Aircraft crushes: TSB investigation launched

Two investigators from the Transportation Safety Board of Canada (TSB) were deployed on Sunday about two kilometers east of Highway 222 at Racine where the debris from Cargair’s Cessna 172, missing radar in the night from Wednesday to Thursday. The crash killed Hind Barch, a 22-year-old pilot.
“I can tell you it was not a good scene,” said TSB spokesperson Alexandre Fournier. There was no fire, but the wreckage is magical. “

ALSO READ: The pilot of the missing Cessna found dead with his machine

Both investigators completed their collection of aircraft debris data later that afternoon on Sunday.

“They were briefed by the Sûreté du Québec before going to see the scene where they took pictures. They looked around the scene to see how the plane fell, to check the condition of the engine and the indicators in the cockpit. The investigators will see if they are able to get their hands on some data. ”

A GPS and cell phone have been found in the debris which could give investigators relevant information about the flight path. The investigators will also be in touch with the people at Cargair School.

“Anyone who can help will be met to try to determine what happened. ”

The investigators will be sitting down in the coming days with the director of aeronautical investigations to determine the type of investigation that will be conducted. There are five categories of investigations ranging from simple data collection to writing a voluminous report that can take several years.

The wreckage of the plane is now under the responsibility of the insurance company.

The searches that had been active in the vicinity of Racine for several days finally led to Saturday’s location of Cargair’s Cessna 172 and the discovery of the inert body of its pilot, Hind Barch.

At approximately 1:15 pm on Saturday, a Canadian Armed Forces Griffon helicopter and Royal Canadian Air Force (RCAF) search and rescue technicians located the aircraft on a ground in a wooded area northeast of Racine, shares the captain Trevor Reid of the Canadian Armed Forces.

It was by deploying the field team that we saw the death of the 22-year-old pilot.

According to the Sûreté du Québec, the aircraft and its pilot were found approximately 2 km from Highway 222 at Larochelle Road. The area would be very swampy.

His body was evacuated by air. All indications are that she would have died at the time of the impact.

On Facebook, the sister of the victim thanked everyone involved in the research.

“I am Hind’s sister and, living in Morocco, the wait was for me, and for our family, long and unsustainable. Your mobilization […] allowed us to overcome this helplessness felt because of the distance. On behalf of all members of Hind’s family, in Canada and in Morocco, I would like to thank from the bottom of my heart all the people who participated in this research, for this wonderful demonstration of solidarity. ”

“A tight family”

Since the beginning of the research, volunteers from the region, the Hind Barch entourage and the aviation community have been mobilizing to find the one described as “a girl with a big heart”.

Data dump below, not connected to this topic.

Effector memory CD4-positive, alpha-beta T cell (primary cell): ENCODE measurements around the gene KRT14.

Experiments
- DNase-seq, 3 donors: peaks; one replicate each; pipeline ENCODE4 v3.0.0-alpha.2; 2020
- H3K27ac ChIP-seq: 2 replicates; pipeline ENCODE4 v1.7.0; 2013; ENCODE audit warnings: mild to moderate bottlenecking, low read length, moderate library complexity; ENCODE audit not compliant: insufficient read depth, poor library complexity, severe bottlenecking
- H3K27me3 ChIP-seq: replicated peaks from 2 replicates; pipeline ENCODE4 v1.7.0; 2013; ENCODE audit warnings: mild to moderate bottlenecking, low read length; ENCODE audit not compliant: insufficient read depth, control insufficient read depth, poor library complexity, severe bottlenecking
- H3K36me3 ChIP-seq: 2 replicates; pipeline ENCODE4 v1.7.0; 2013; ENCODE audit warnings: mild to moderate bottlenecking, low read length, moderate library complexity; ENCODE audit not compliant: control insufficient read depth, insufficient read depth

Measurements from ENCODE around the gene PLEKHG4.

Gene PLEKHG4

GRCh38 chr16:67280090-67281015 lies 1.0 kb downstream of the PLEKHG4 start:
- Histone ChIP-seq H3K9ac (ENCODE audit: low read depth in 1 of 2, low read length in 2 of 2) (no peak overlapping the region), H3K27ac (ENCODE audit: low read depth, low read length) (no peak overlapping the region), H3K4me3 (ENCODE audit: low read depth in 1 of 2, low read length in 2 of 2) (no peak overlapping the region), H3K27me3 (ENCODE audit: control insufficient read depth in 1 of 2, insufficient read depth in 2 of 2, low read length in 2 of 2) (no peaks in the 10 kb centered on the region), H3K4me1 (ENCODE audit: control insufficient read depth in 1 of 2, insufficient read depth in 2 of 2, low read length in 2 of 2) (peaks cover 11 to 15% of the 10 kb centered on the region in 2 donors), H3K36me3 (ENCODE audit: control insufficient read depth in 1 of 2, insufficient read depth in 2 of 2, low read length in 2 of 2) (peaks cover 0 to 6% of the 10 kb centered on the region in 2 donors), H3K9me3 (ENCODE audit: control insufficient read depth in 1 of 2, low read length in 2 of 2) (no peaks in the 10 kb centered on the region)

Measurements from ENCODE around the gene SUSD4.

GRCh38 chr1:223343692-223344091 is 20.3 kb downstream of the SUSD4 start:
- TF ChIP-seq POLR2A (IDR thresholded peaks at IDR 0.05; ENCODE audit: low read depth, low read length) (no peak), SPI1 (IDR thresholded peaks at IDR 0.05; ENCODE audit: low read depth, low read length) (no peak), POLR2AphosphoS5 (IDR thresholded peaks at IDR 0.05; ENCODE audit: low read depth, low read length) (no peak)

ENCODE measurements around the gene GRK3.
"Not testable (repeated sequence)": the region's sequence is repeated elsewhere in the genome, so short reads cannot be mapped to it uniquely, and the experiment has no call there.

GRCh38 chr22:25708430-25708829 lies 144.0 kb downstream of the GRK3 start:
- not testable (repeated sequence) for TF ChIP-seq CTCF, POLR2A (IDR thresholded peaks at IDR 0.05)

“We are an airline, of course we all know each other. We are a very close family. We are all connected to her, “Lisa Kampis, vice-president of Air Transat Local 4041, shared late Saturday morning. The late pilot worked as flight attendant for the airline.

Coming with colleagues to lend a hand, Ms. Kampis did not have the chance to work with Hind Barch, but insisted that his presence was still motivated by personal reasons. She also invited anyone who could do so to join.

“She was studying to become a commercial pilot. Many of our flight attendants do it, “she added.

Before the body was discovered, Ms. Kampis said that the young pilot’s mother was “inconsolable and devastated”.

Many were ready to help, but integrating volunteers into research was not easy, said Lieutenant Michel Giroux of the Sûreté du Québec. At the command post that had been set up at the Racine Community Center, motivated citizens flocked.

“We did not use volunteers. We understand the situation, and in the groups very close to [the victim], to come to participate in the research, it is part of what they have to live as a mourning. However, we have given very clear instructions that we should not venture into the woods. The forest is dense and the risks of getting lost are great. This is not the time to end up with another rescue, “said Lieutenant Giroux.

The mission that the SQ had rather given to civilians was to survey the population and walk from house to house to ask citizens if they had seen or heard anything in the night of the tragedy.

Nevertheless, the willingness to help seemed stronger than the prudence of the SQ. By the time the body and craft were found, Ms. Kampis and her research partners were about to explore two distinct areas where loud noises had been heard by citizens on the night of the events.

Lisa Kampis, vice-president of Air Transat Local 4041, the union of which Hind Barch was a member, wanted to participate in the research and invite as many people as possible to do so.
Lisa Kampis, vice-president of Air Transat Local 4041, the union of which Hind Barch was a member, wanted to participate in the research and invite as many people as possible to do so.
They preferred to serve something and speed up the process, even if the area was again sought after by the experts, she had shared.

An Orford citizen, Guy Hanigan, also joined the troops on Friday and Saturday.

“I drive very slowly with my truck on more distant roads. I’m looking for glittering pieces of metal, trees at the treetop, crowds of birds: anything that could indicate an airplane is there, “he said.

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